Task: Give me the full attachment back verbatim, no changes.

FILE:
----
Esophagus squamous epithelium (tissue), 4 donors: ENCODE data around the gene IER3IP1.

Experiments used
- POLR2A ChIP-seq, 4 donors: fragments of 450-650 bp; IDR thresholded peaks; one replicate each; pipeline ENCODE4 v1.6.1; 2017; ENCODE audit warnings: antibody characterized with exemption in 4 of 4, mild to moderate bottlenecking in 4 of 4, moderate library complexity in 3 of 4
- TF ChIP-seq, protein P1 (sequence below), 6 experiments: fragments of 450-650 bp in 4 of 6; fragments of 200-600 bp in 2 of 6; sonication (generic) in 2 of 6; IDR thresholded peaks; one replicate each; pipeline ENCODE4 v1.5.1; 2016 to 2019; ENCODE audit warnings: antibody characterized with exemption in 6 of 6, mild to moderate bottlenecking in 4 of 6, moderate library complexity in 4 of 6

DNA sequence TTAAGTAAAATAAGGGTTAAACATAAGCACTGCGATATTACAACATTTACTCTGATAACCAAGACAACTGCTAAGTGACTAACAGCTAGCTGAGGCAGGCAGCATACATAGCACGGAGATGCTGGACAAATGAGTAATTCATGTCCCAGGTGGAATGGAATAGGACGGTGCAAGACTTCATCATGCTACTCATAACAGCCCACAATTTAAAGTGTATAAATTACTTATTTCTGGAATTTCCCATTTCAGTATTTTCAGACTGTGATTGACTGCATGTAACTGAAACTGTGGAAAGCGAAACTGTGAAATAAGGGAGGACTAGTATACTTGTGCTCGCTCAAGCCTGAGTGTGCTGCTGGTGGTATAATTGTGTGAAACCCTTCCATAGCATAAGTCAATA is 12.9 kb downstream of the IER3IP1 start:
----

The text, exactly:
Esophagus squamous epithelium (tissue), 4 donors: ENCODE data around the gene IER3IP1.

Experiments used
- POLR2A ChIP-seq, 4 donors: fragments of 450-650 bp; IDR thresholded peaks; one replicate each; pipeline ENCODE4 v1.6.1; 2017; ENCODE audit warnings: antibody characterized with exemption in 4 of 4, mild to moderate bottlenecking in 4 of 4, moderate library complexity in 3 of 4
- TF ChIP-seq, protein P1 (sequence below), 6 experiments: fragments of 450-650 bp in 4 of 6; fragments of 200-600 bp in 2 of 6; sonication (generic) in 2 of 6; IDR thresholded peaks; one replicate each; pipeline ENCODE4 v1.5.1; 2016 to 2019; ENCODE audit warnings: antibody characterized with exemption in 6 of 6, mild to moderate bottlenecking in 4 of 6, moderate library complexity in 4 of 6

DNA sequence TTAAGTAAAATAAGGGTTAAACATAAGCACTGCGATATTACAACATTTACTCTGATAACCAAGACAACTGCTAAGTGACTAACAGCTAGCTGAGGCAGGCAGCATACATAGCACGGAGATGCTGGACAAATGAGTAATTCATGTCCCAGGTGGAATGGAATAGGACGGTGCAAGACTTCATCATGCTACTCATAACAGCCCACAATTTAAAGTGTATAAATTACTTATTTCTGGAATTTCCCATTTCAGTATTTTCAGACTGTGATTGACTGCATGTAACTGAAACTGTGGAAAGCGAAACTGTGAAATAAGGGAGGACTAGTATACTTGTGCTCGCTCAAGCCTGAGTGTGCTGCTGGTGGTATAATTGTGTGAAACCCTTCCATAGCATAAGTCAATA is 12.9 kb downstream of the IER3IP1 start: